New York state approves to ban chokehold and others restrictions to cops
According to Fox News, New York Governor Andrew Cuomo signed a series of police reforms, which ban chokehold and other restrictions for police in doing public services.
In particular, the reforms include a ban on police chokeholds that result in injury and death a crime and repealing a measure known as 50-a that shields police disciplinary records from public view. This move came amid the wake of protestors and concerns about police's excessive force after George Floyd's death in Minneapolis on May 25.
|New York Governor Andrew M. Cuomo, center, hands a pen to Rev. Al Sharpton after signing into law, Friday, June 12. Photo: AP|
“If there’s no trust, the police can’t effectively police. If there’s no trust, the community is not going to allow the police to police. The truth is this: Police reform is long overdue, and Mr. Floyd’s murder is just the most recent murder. We’re not going to be as a state government subsidizing improper police tactics", said Gov. Cuomo.
|Protester is arrested after marching from Bryant Park uptown. Photo: Daniel William McKnight|
When it comes to abolishing 50-a measure, police unions and Republicans replied that the repeal could expose sensitive information of officers and prevent them from doing their jobs. However, personal details as phone numbers, addresses shall not be revealed to the public, just like other city and state records subject to Freedom of Information Law requests.
The NYC Police Benevolent Association (PBA) raised voice that the laws can make an already tough job for cops even harder.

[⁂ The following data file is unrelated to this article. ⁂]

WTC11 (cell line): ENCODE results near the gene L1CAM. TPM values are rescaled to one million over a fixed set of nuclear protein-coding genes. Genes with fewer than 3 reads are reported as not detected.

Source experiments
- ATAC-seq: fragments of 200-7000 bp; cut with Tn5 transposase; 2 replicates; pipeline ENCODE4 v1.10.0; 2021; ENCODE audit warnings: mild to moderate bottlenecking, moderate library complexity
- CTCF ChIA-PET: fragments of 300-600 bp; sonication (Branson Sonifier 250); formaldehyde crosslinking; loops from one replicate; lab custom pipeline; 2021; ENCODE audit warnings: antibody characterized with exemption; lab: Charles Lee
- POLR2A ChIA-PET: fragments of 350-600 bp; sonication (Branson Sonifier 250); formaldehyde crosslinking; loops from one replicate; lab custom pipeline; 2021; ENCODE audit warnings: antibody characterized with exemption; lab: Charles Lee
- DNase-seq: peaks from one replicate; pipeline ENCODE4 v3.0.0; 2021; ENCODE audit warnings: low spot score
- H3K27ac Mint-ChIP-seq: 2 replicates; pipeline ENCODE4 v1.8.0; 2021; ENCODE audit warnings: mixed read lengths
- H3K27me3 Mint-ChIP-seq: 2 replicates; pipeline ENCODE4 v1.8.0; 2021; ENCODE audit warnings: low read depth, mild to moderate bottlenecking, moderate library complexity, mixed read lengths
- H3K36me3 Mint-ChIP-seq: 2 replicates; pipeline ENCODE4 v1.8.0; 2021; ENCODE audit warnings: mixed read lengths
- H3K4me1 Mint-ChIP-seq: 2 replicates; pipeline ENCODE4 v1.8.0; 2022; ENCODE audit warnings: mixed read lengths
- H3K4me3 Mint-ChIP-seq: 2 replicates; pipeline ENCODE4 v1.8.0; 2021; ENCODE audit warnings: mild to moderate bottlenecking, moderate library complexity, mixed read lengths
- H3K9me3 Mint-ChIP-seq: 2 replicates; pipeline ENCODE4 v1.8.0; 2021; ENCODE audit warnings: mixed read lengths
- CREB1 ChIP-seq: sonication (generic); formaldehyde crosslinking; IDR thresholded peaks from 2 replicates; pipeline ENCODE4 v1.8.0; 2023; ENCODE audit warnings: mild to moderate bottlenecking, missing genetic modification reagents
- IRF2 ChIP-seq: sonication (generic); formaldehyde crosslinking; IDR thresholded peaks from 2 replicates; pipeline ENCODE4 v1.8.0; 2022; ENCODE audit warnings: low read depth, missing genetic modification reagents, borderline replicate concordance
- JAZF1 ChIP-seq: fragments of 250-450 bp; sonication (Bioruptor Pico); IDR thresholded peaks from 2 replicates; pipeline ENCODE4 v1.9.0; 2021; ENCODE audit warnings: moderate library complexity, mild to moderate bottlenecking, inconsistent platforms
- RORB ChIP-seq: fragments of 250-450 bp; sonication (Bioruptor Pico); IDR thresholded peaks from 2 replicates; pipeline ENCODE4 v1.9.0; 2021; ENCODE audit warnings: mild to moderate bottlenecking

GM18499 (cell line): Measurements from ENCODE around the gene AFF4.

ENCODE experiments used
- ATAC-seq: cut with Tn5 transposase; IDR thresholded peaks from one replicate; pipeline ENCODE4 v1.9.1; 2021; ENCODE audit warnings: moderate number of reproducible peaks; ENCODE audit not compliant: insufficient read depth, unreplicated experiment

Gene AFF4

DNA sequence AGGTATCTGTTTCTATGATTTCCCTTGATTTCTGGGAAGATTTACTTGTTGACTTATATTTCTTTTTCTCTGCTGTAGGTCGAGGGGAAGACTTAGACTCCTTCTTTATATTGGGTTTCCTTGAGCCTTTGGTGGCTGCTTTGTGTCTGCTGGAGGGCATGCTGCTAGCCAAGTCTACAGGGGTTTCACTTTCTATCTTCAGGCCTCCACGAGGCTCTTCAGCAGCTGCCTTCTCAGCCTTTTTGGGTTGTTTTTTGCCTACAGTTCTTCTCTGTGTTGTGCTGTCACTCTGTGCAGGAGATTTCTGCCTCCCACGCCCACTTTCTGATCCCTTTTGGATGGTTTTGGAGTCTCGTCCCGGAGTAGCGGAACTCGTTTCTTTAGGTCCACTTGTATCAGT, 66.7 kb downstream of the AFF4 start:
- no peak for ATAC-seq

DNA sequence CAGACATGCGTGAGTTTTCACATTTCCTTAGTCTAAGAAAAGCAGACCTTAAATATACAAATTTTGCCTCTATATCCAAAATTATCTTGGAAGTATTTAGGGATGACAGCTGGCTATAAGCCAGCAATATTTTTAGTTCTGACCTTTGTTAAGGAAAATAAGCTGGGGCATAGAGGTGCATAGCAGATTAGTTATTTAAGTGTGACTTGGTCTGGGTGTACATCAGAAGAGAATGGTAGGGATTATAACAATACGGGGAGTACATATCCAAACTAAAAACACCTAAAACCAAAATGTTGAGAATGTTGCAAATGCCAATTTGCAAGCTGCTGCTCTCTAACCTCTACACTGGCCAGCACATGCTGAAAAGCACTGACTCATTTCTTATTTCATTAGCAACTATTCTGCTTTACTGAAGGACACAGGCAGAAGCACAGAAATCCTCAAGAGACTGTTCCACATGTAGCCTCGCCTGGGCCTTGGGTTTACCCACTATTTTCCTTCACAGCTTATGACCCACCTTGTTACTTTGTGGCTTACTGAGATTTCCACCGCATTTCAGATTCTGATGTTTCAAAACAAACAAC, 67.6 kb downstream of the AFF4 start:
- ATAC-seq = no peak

|New York City PBA President Pat Lynch, center, speaks during a news conference in New York, Tuesday, June 9. Photo: NY Dailynews|
“Governor Cuomo and our legislative leaders have no business celebrating today,” PBA President Patrick Lynch said in a statement. “New York state had been failing our communities for decades: failing to provide economic opportunity, failing to educate our youth, failing to care for the vulnerable and the mentally ill. Police officers spend our days addressing issues caused by these failures.”
President Donald Trump change the date of Tulsa rally after controversial opinion
President Trump announced that the Tulsa rally shall take place on June 20 instead of June 19, which is known as the Juneteenth, USA Today reported.
|President Trump's tweet. Photo: screenshot|
"Many of my African American friends and supporters have reached out to suggest that we consider changing the date out of respect for this Holiday, and in observance of this important occasion and all that it represents. I have therefore decided to move our rally to Saturday, June 20th, in order to honor their requests," Trump tweeted late Friday.